Won’t the taxpayers refuse to pay vast sums for American-led projects of regional and global development? They won’t have to. The world is awash in private and sovereign wealth fund capital, looking for safe investment opportunities. By creating new transnational investment facilities like the AIIB, or expanding existing ones, and by means of agencies like the Export-Import Bank of the United States and the Overseas Private Investment Corporation (OPIC), the United States and other governments can lever a huge amount of private capital for public investment with a small contribution of public funds.

Won’t the American right block any such projects? Most conservatives, like most progressives, follow their leaders rather than a fixed ideology. If trusted conservatives declared that ambitious soft-power initiatives were in America’s national interest, all but the most die-hard libertarians might follow them. The recent reauthorization of the Export-Import Bank by the Republican-controlled Congress, in spite of opposition by the extreme right, is encouraging.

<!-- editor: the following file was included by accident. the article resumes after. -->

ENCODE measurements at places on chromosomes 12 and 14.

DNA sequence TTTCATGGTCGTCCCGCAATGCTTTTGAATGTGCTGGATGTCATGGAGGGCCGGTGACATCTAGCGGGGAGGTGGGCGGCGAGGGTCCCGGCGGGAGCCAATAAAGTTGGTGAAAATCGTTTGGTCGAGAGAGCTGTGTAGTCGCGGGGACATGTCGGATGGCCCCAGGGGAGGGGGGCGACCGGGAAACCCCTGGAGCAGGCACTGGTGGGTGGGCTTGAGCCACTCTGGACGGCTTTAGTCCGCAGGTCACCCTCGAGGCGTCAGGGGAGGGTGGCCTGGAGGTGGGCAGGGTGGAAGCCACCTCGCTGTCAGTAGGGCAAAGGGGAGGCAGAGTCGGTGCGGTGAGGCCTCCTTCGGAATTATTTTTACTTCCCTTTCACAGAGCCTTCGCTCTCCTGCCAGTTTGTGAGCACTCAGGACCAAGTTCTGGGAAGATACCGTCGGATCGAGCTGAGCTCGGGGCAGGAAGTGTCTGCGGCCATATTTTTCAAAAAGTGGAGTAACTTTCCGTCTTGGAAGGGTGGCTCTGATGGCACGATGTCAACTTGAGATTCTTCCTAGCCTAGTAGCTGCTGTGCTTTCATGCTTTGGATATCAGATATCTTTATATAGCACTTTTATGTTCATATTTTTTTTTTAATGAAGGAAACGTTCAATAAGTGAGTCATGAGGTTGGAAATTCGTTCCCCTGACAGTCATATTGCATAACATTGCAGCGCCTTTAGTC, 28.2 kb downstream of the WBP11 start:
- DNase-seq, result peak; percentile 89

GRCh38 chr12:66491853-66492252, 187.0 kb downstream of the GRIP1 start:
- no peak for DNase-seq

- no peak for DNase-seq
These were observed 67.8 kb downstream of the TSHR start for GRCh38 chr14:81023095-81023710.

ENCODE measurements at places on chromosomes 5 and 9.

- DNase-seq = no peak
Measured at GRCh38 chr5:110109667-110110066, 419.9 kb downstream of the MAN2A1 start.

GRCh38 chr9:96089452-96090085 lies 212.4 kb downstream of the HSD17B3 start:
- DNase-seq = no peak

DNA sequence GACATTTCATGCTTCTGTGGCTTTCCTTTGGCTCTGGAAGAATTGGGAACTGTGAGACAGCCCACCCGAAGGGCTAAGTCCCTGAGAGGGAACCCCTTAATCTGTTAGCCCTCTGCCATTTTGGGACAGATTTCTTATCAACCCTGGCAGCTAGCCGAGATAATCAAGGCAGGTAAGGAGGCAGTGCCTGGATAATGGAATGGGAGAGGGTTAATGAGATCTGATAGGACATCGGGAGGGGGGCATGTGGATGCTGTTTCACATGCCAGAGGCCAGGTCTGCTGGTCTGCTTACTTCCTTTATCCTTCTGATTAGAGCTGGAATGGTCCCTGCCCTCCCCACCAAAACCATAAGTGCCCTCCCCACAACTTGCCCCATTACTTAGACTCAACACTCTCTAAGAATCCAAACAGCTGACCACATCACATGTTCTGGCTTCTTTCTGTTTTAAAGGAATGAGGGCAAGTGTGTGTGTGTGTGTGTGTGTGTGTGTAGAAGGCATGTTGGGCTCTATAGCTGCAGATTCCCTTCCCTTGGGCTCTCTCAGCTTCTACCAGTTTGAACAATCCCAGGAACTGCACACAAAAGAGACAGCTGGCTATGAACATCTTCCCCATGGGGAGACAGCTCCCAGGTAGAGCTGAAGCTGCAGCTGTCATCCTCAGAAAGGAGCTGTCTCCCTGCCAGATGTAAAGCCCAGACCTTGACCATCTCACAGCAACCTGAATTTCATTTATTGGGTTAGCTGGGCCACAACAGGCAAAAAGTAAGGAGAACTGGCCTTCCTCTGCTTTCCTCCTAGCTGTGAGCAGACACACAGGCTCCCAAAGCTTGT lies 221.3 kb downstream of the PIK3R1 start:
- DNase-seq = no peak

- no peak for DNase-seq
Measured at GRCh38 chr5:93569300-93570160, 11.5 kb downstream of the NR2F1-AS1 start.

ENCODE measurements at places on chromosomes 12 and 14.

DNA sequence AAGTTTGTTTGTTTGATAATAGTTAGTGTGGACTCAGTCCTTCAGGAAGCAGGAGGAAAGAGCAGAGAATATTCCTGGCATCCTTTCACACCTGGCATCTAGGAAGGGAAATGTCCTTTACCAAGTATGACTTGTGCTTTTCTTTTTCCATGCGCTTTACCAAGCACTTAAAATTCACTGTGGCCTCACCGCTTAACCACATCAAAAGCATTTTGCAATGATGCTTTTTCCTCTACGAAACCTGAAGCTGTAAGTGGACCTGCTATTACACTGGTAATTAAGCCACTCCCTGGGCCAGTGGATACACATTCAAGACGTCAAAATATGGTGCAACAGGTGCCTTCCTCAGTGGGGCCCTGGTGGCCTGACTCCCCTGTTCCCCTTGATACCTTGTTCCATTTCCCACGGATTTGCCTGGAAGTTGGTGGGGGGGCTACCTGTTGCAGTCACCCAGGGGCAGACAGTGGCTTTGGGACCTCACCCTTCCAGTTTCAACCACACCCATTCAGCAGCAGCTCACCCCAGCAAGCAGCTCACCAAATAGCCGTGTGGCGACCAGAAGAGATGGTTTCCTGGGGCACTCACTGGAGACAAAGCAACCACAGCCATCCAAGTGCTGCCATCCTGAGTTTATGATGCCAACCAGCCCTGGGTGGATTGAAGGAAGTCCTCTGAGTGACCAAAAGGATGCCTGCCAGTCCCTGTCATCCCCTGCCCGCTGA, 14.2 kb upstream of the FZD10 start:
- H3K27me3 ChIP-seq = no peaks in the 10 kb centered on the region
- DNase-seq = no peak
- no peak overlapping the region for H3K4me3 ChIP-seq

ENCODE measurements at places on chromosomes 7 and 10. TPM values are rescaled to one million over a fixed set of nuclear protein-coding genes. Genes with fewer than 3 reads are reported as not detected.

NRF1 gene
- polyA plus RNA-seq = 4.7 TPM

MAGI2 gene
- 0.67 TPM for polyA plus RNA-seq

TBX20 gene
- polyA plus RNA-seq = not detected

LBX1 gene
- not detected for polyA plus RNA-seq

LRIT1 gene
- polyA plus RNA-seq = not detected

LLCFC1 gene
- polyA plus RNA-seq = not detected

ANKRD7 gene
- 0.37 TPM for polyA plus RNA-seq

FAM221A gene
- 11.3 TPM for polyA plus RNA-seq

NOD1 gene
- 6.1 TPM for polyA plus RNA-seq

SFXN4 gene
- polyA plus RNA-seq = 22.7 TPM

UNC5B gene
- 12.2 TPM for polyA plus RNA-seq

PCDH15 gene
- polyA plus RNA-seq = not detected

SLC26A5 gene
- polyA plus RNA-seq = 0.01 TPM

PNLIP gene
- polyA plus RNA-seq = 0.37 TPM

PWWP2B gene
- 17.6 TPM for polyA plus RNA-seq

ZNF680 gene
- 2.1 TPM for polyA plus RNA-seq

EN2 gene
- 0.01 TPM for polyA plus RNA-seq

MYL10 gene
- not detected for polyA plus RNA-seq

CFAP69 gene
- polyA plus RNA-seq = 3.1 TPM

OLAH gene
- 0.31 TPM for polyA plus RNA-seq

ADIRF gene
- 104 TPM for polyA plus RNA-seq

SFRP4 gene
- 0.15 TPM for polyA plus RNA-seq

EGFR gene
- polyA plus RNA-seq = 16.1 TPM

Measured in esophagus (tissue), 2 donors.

Thwarting Salafist jihadists and securing America’s borders and workplaces against illegal immigration are necessary. But defining foreign policy solely in terms of security threats rather than economic opportunities will cede the initiative in geoeconomics to other great powers. What is more, the United States and its traditional allies will only fail if they try to dictate the rules of world order without the participation of China, India and other major non-Western powers of the twenty-first century. Having largely abdicated the competition for global civilian leadership, it is time for the U.S. to get back into the game.

Michael Lind is co-founder of New America, a contributing editor to the National Interest and author of The American Way of Strategy.

Image: Flickr/Tony Brooks